This is one autoloader that literally shoots as well as a good bolt action. Five consecutive three shot groups fired at 100 meters (about 108 yards) from the bench for this article averaged 1.33 inches center to center. The largest was 1.87 inches and the smallest was .94 inch. This was with standard Remington 225 grain Core-Lokt factory loads, not reloads developed specifically for this rifle. Most of the error is probably mine, as I feel the rifle shoots about as accurately as I can hold. I find this astonishing for a medium bore magnum rifle.
Another BAR Mark II Safari rifle that I tested, also in .338 Winchester Magnum caliber, came with a Tasco 3-9x40mm variable power scope in Weaver mounts. This rifle did not have the BOSS system, but produced three shot clover leaf groups at 25 yards. At 100 meters, three shot groups averaged 2 inches with an assortment of factory loads. These included Winchester Super-X loads using the 200 grain Power Point bullet and Remington Express loads with 225 and 250 grain PSP Core-Lokt bullets.
The one group I shot a with handloads using the 200 grain Hornady Spire point bullet and individually weighed powder charges went into less than an inch. This is fine performance for any medium bore rifle fired from a bench rest over a sandbag with no other aids to accuracy. There were no malfunctions of any kind with either BAR Mk. II rifle.
Browning claims that (and I quote): "The exceptional accuracy of the BAR is due, in part, to the totally consistent lock-up strength of a seven-lug rotary bolt. In addition, dual action bars link rigidly with the inertia block so vibrations are reduced and accuracy is maximized."
The reliability of our BAR Mark II's, at least in the moderate temperatures we have in Western Oregon, has been 100%. Randy Wakeman took his Safari Grade BAR on a frigid hunt in Northern Canada with no reliability problems. You will find his review on the Product Review Page.
This rifle is definitely worth considering for hunting large and/or dangerous game. It offers 4 shots (3 in the magazine plus one in the chamber) faster than any other rifle that is suitable for such animals. The Safari's optional BOSS muzzle brake reduces muzzle jump and its gas operation reduces felt recoil, making it faster than other rifles to get back on target for repeat shots. Where the additional muzzle blast caused by a muzzle brake is undesirable, the solid BOSS CR attachment is available to replace the standard ventilated version.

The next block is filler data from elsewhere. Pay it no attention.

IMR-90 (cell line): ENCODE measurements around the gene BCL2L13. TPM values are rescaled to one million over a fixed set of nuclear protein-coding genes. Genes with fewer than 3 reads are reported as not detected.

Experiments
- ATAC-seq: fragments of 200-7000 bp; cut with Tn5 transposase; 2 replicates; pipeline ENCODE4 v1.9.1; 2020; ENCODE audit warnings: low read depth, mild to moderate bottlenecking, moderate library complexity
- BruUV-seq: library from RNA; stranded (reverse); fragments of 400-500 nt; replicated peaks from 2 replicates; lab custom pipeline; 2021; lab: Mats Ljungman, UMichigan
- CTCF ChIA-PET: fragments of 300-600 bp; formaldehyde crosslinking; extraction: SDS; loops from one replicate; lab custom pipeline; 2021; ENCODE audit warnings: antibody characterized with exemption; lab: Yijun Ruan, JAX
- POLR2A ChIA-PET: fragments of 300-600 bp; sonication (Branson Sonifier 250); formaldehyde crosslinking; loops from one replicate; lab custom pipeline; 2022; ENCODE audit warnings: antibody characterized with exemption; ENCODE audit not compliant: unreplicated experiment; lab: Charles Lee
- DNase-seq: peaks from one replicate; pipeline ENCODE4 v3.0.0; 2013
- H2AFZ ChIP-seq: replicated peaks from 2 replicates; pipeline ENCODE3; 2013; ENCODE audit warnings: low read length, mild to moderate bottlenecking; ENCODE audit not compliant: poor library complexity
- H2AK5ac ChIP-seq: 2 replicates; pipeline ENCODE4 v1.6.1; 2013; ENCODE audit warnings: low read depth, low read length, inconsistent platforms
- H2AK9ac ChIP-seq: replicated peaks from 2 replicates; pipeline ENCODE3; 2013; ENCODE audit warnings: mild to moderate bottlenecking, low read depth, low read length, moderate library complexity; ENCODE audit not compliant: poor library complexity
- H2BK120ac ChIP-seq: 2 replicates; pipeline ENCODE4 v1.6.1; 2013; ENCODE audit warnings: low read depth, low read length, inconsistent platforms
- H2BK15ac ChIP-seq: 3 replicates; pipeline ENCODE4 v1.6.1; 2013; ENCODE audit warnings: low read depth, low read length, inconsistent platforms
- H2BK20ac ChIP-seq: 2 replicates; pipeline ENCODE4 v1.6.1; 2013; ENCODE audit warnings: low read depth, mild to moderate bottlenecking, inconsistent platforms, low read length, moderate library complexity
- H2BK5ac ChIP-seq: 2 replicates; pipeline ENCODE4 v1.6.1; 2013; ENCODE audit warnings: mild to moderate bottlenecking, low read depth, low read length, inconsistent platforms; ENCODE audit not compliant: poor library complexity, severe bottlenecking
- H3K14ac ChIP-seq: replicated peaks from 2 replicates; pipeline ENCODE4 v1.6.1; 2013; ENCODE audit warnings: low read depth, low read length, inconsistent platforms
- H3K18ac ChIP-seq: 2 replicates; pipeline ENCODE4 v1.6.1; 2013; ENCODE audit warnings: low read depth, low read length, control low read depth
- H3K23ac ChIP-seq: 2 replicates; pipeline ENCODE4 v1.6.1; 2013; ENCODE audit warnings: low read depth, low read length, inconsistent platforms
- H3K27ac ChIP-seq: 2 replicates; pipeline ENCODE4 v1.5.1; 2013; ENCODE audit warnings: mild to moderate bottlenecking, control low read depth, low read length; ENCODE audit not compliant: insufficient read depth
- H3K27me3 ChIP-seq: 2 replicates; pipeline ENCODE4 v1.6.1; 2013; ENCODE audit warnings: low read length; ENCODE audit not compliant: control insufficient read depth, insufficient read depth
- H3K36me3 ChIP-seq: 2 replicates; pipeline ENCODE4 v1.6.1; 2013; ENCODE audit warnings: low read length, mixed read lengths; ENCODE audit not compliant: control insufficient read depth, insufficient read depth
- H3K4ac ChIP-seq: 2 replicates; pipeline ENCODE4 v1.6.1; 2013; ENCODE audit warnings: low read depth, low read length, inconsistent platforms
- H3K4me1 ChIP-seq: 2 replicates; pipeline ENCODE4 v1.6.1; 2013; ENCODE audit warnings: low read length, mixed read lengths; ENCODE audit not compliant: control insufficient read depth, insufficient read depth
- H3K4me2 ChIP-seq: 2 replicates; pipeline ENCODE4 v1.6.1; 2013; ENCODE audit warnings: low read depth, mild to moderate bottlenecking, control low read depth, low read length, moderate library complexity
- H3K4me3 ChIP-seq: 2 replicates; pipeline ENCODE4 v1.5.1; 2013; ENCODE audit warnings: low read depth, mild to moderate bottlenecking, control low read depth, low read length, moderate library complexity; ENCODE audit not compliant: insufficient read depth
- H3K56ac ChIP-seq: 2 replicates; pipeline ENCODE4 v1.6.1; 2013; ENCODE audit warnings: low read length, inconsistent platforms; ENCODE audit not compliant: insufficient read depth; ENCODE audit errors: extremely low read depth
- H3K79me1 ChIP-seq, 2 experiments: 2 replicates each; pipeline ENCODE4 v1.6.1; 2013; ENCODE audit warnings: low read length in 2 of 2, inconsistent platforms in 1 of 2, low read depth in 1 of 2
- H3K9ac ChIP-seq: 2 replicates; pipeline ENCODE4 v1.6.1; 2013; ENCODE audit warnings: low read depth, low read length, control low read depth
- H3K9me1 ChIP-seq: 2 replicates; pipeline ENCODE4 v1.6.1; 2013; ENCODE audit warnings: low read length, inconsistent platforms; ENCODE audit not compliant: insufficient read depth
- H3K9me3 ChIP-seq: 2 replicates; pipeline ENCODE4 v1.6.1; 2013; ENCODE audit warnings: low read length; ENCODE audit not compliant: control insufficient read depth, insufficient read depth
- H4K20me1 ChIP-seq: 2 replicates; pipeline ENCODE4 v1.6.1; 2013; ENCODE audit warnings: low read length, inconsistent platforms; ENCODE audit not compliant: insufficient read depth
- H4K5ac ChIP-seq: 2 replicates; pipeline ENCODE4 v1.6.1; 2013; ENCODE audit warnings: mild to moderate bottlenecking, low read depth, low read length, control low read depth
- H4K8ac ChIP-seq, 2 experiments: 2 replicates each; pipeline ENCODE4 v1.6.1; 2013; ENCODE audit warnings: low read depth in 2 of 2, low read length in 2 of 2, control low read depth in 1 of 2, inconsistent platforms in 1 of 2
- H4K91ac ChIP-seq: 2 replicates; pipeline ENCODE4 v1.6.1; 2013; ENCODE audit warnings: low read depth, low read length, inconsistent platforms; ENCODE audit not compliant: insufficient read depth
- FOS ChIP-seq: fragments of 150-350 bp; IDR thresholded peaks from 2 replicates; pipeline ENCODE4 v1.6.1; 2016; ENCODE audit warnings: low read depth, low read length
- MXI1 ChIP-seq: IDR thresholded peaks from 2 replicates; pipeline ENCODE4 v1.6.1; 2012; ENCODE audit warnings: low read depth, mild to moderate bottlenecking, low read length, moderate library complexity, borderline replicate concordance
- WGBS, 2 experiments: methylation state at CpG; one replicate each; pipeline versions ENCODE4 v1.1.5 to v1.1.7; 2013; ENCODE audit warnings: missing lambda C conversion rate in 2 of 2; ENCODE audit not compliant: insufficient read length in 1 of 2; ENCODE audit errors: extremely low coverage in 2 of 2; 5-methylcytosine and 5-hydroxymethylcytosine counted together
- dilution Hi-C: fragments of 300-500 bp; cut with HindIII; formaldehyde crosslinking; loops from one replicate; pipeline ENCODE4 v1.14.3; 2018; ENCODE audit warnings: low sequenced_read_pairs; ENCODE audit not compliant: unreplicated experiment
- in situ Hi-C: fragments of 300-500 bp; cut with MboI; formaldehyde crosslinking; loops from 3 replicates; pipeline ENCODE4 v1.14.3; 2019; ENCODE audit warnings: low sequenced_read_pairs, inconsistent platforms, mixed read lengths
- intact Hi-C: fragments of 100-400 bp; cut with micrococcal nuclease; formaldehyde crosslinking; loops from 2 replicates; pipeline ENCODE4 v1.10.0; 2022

To those who prefer a manually operated action for a dangerous game rifle, let me point out that in the heat of adrenaline-charged action it is very possible to short stroke any manual action (particularly a bolt), to inadvertently take the rifle from the shoulder to operate the action (thus fatally slowing the delivery of a follow-up shot), or to forget to cycle the action at all. All of these things are in the category of operator error, but they have happened many times, sometimes with disastrous consequences. The autoloading BAR eliminates the possibility of such operator error and might well save lives in the process.
Its principle drawbacks are its creepy trigger and its relatively heavy weight of 8 lbs. 6 oz. without a scope. Of course, the heavy weight, gas operation and BOSS combine to minimize recoil and make it very pleasant to shoot. Subjectively, I'd rather shoot the .338 Mag. BAR than a bolt action .308 carbine. It is one medium bore magnum that is actually fun to shoot. With its engraved receiver, checkered select walnut stock and forearm and Browning's usual impeccable bluing and finish, the BAR Mark II Safari is a handsome and deadly autoloading hunting rifle.
RIFLE REVIEW SUMMARY
Copyright 2002, 2009 by Chuck Hawks. All rights reserved.